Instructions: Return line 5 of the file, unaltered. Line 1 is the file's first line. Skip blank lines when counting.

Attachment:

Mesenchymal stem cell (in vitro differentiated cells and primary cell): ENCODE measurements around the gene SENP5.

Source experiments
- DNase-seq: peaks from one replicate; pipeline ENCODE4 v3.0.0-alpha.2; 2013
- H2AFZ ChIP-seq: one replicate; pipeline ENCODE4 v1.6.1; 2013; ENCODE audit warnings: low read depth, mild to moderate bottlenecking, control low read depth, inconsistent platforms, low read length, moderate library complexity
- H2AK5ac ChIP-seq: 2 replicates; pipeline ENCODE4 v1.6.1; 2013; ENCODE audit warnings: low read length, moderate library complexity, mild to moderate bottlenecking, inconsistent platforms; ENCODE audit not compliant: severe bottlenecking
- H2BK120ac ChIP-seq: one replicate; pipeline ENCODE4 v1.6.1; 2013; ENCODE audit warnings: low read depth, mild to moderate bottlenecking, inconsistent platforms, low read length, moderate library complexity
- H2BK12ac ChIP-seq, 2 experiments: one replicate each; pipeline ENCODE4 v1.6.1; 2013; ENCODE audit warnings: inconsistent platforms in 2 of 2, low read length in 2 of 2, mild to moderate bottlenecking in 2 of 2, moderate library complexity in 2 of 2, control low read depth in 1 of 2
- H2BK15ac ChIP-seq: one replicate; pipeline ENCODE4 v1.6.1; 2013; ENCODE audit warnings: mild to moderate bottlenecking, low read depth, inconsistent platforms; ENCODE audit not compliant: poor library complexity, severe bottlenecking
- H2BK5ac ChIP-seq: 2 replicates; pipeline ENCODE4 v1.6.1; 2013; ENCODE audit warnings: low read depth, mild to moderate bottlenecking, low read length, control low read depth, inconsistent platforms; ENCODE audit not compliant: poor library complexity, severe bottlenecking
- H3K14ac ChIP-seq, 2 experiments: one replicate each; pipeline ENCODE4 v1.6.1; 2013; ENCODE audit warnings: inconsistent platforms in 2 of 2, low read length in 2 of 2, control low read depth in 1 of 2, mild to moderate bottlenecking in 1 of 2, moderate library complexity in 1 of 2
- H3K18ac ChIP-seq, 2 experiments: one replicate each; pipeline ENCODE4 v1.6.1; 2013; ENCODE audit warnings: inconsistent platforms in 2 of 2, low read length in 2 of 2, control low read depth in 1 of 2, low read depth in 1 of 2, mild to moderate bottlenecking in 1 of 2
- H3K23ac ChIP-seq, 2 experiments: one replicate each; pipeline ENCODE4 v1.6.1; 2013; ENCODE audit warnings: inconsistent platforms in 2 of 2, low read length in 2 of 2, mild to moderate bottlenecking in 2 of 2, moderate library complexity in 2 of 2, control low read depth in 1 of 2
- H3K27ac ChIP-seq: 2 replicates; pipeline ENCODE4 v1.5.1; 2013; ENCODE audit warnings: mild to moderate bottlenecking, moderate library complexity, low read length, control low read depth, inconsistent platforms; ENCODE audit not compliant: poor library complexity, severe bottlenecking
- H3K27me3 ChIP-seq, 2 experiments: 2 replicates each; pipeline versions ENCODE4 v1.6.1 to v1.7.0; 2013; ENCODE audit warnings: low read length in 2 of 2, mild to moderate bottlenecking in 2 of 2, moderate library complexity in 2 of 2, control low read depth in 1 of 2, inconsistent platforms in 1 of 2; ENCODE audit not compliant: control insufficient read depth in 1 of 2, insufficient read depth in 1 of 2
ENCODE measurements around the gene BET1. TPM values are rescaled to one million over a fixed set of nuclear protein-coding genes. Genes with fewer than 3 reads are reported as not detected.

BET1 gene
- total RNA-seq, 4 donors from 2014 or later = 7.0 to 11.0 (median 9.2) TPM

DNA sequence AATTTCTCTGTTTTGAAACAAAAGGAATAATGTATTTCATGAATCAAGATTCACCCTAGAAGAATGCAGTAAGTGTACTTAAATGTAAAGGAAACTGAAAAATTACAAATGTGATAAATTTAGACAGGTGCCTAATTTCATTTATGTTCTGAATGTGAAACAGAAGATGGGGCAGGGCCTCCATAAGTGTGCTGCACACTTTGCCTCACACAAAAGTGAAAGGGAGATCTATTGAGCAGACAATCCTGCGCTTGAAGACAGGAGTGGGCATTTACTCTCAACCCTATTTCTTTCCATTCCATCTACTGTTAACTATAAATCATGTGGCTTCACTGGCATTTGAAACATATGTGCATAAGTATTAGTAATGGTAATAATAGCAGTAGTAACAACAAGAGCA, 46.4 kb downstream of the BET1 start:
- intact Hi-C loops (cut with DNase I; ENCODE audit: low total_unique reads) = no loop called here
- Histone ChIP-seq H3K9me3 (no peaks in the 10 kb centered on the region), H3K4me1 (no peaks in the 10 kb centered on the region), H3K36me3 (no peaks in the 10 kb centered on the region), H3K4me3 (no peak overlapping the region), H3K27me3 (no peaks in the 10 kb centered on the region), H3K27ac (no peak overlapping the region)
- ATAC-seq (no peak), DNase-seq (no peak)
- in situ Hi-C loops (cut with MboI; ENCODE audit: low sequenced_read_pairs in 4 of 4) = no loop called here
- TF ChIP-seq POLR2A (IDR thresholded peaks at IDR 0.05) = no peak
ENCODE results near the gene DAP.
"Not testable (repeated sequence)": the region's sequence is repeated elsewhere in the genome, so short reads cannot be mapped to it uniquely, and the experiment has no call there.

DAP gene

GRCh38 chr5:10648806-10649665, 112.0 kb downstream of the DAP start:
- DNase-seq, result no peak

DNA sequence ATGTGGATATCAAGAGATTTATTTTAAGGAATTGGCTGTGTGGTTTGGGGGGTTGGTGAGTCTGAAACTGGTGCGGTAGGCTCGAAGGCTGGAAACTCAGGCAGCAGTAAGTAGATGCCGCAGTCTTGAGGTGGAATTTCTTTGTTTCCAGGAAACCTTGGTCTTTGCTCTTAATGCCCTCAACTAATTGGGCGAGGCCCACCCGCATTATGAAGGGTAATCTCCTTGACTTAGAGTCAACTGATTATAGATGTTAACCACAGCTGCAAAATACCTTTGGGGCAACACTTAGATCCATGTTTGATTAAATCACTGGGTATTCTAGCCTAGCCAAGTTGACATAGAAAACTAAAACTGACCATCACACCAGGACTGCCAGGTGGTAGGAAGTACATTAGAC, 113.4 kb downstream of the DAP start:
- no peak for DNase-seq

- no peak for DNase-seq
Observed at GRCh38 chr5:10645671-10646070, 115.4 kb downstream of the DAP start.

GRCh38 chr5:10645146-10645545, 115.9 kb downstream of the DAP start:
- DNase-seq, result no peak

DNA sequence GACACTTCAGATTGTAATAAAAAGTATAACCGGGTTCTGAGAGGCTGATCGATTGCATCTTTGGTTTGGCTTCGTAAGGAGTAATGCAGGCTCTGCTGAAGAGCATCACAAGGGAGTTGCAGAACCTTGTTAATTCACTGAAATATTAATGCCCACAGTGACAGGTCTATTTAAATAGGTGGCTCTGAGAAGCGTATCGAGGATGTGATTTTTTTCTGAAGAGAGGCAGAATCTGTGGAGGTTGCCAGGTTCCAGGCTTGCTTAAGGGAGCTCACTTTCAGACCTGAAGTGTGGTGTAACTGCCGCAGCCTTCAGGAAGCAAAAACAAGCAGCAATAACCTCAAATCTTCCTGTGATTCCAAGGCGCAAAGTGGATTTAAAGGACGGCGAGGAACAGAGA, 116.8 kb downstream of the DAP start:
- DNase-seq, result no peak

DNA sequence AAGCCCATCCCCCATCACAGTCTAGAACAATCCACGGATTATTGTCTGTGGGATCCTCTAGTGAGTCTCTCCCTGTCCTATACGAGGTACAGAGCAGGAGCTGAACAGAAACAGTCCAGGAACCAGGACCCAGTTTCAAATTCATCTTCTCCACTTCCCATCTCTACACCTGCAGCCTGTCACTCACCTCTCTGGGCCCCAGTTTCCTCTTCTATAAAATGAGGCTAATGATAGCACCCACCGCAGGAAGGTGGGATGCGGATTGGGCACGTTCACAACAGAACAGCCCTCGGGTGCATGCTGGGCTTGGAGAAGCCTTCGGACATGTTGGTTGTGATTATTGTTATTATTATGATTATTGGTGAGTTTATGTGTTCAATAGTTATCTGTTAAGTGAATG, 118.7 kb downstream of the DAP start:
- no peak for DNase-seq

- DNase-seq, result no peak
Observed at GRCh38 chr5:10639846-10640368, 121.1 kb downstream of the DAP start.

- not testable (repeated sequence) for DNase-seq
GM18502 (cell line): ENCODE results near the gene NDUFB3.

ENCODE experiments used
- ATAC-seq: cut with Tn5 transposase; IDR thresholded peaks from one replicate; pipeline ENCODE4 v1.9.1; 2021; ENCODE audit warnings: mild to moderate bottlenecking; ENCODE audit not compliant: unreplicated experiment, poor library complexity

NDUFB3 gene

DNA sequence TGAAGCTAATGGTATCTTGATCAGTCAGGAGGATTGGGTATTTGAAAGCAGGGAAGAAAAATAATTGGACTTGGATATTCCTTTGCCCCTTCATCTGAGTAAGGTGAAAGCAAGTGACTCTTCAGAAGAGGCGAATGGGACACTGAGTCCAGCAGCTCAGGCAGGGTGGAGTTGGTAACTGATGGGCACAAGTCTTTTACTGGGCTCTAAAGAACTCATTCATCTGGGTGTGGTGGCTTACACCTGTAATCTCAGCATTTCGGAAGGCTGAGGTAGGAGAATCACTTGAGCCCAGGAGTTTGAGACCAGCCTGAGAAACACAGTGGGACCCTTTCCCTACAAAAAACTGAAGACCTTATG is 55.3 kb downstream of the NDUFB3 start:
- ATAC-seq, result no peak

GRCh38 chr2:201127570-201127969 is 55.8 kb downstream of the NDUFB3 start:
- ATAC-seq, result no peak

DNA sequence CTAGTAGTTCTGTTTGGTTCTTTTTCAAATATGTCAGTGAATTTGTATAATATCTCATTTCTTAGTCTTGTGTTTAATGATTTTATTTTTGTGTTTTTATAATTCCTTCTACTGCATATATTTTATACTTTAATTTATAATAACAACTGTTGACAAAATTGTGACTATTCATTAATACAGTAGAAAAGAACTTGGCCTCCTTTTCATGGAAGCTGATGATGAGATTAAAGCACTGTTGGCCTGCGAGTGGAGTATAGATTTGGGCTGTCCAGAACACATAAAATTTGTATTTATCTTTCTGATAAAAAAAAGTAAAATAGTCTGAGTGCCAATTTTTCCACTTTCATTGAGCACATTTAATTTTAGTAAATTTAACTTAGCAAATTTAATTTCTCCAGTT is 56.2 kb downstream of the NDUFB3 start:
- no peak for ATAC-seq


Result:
- H2AK5ac ChIP-seq: 2 replicates; pipeline ENCODE4 v1.6.1; 2013; ENCODE audit warnings: low read length, moderate library complexity, mild to moderate bottlenecking, inconsistent platforms; ENCODE audit not compliant: severe bottlenecking